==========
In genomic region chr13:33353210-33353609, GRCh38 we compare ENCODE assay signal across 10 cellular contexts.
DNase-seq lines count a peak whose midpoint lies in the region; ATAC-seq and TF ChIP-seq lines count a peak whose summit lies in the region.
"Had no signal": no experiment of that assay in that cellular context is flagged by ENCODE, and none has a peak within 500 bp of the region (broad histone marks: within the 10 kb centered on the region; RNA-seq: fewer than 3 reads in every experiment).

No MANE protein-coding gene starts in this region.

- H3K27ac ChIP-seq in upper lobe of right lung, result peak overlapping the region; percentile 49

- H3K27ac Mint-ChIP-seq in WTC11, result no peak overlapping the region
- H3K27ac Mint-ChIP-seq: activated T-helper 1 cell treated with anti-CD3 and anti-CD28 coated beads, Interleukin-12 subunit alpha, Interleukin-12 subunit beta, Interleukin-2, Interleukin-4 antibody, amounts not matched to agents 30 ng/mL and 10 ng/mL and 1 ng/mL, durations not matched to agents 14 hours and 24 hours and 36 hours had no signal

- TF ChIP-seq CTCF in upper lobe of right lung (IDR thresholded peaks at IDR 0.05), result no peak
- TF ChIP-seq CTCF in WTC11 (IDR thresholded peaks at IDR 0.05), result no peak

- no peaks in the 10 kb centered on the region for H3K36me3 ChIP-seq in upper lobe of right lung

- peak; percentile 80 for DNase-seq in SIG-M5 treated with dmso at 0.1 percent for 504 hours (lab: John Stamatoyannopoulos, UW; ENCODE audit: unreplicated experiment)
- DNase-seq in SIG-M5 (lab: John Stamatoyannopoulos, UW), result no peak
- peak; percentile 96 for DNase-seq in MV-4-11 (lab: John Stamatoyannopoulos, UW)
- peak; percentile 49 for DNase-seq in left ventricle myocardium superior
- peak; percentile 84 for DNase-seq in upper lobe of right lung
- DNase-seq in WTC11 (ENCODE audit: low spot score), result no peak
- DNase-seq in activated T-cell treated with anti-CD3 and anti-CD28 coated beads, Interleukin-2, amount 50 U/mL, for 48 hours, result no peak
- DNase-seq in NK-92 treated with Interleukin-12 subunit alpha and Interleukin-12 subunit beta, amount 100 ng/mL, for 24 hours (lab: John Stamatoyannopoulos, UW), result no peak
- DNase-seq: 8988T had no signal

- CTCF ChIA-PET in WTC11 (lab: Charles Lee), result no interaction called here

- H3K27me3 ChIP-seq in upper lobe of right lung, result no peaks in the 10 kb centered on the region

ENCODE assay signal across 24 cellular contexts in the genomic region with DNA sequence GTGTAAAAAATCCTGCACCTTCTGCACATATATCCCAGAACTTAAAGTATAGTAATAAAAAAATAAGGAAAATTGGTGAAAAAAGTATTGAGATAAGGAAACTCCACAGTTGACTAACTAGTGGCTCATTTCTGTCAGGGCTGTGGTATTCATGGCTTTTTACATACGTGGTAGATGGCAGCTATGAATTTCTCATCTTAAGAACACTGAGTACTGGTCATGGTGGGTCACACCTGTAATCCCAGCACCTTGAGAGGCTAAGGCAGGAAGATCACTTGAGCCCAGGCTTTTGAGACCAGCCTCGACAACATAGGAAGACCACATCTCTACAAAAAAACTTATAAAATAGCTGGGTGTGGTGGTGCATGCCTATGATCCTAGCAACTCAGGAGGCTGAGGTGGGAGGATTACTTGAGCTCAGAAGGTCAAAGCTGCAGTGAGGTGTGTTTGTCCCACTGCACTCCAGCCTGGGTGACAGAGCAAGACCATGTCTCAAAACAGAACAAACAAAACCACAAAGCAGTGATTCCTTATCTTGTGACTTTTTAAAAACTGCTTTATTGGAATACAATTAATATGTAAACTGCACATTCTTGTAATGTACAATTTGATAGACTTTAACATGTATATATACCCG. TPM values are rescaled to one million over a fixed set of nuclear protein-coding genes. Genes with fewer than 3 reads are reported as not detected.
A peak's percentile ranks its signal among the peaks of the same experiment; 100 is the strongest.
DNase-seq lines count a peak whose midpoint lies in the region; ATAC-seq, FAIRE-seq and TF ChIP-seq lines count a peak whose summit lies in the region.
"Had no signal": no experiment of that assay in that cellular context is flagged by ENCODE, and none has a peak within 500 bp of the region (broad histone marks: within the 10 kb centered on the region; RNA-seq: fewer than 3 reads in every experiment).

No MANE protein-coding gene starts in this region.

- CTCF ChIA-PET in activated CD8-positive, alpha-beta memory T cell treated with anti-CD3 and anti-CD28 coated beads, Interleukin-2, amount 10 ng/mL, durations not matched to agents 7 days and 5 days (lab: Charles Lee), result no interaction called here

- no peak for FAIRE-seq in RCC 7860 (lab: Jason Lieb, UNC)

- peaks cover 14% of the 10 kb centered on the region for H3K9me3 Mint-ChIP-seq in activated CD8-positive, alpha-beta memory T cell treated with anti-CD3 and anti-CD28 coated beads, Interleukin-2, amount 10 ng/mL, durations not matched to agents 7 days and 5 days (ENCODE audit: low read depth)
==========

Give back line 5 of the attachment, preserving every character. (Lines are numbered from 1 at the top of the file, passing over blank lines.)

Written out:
- H3K27ac ChIP-seq in upper lobe of right lung, result peak overlapping the region; percentile 49